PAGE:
How much power does a household need?

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How much power does a household need?

Postby windgat on Thu Nov 29, 2007 10:41 am

This is not an simple question. Firstly, one can look at the current electricity bill and from that work out the kW hours per month. Usually the majority of this is for heating. Electric stoves, space heaters and the hot water cylinder are big power users. So power use can be dramatically reduced by using gas heating, and direct solar water heating. To run a 'normal' household without any economising on power would require a large turbine. In an urban or suburban environment, it is more practical to look at supplementing grid power with wind and possibly solar.

So a kettle usually consumes about 2 kW, so at first glance a 1kW wind generator can not run a kettle. However, this is false reasoning. A kettle is on for a very short time, and the generator would charge batteries, and the appliance would run off the battery (possibly via an inverter to turn the battery DC current into the AC current that most domestic appliances require), so the full answer to this requires knowing how many minutes a day the kettle (for example) is used, and how much wind is available over time. Also, if you have grid power, during times of high usage/low wind the mains power can be used to top up the batteries via a standard battery charger.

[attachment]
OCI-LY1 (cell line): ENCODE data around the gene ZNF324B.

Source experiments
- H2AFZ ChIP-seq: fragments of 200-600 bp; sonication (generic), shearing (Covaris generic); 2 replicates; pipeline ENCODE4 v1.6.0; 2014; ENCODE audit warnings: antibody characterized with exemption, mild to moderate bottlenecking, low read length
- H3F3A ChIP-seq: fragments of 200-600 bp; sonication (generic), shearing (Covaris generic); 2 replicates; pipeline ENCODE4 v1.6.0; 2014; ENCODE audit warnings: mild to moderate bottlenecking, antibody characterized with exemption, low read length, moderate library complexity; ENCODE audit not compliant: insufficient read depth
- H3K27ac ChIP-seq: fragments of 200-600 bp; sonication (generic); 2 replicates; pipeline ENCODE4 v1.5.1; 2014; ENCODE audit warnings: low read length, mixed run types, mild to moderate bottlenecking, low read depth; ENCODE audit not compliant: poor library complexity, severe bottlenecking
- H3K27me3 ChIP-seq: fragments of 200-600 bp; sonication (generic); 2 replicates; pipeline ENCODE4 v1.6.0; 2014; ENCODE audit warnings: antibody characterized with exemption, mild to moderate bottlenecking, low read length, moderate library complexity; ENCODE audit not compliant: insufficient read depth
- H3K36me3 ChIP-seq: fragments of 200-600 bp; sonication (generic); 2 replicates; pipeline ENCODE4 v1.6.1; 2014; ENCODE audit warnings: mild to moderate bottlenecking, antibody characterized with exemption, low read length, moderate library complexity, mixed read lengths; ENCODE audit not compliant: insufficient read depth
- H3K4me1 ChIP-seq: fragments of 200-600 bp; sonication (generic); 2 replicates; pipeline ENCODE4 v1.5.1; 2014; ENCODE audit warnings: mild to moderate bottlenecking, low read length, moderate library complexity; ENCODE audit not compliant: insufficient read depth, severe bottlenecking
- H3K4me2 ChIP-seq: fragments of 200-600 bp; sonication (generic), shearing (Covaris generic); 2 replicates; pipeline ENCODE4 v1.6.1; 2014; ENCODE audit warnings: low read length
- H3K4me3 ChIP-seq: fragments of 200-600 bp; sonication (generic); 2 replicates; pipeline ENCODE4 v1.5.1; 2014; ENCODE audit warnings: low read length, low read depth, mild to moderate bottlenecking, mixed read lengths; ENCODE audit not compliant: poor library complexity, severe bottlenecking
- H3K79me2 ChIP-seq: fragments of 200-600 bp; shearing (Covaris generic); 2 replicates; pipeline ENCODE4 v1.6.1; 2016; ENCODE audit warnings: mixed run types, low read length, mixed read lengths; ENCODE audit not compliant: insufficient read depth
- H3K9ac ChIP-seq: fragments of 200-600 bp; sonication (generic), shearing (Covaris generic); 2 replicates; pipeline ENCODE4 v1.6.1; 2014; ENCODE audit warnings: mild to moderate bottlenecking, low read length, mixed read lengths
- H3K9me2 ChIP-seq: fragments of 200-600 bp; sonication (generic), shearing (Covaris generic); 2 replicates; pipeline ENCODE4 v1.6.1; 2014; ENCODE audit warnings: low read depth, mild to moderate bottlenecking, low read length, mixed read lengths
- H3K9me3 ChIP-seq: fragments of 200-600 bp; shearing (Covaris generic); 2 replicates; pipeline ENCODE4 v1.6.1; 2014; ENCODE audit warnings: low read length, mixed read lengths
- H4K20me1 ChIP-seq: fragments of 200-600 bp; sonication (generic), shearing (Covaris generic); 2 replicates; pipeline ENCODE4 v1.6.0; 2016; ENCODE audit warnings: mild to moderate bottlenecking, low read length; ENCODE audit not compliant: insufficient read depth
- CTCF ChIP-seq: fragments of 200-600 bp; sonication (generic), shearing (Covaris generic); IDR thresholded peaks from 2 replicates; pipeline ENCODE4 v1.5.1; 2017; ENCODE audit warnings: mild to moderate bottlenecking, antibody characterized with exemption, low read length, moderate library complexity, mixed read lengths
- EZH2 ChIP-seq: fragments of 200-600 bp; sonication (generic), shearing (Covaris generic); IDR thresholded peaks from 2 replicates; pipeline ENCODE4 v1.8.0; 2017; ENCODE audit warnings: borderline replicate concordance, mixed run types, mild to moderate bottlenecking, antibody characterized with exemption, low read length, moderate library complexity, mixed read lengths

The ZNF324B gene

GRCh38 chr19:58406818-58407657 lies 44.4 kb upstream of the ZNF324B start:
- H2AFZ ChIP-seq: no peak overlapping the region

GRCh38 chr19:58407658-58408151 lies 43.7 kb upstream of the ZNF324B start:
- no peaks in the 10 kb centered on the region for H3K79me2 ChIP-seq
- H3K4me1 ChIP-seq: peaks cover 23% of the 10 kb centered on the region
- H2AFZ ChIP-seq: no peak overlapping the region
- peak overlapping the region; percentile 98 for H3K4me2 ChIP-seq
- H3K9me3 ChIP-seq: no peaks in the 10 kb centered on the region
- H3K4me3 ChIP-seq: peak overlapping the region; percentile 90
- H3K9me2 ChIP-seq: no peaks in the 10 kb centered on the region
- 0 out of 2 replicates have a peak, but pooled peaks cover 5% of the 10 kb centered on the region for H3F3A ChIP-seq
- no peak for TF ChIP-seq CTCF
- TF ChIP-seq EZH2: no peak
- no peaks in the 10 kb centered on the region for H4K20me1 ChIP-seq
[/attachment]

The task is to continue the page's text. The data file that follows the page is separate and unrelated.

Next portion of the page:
The best way to estimate power production is by the diameter of the turbine and the local wind speeds (see the data on the web page 'Western Cape Wind speeds' on this site). Note that the rated 'watts' of the generator itself is not a good measure, and many commercial producers fudge the figures in all kind of disingenuous ways to make the product look good. If you refer me to a web page showing specifications of a generator, I would be happy to critically analyse it for you.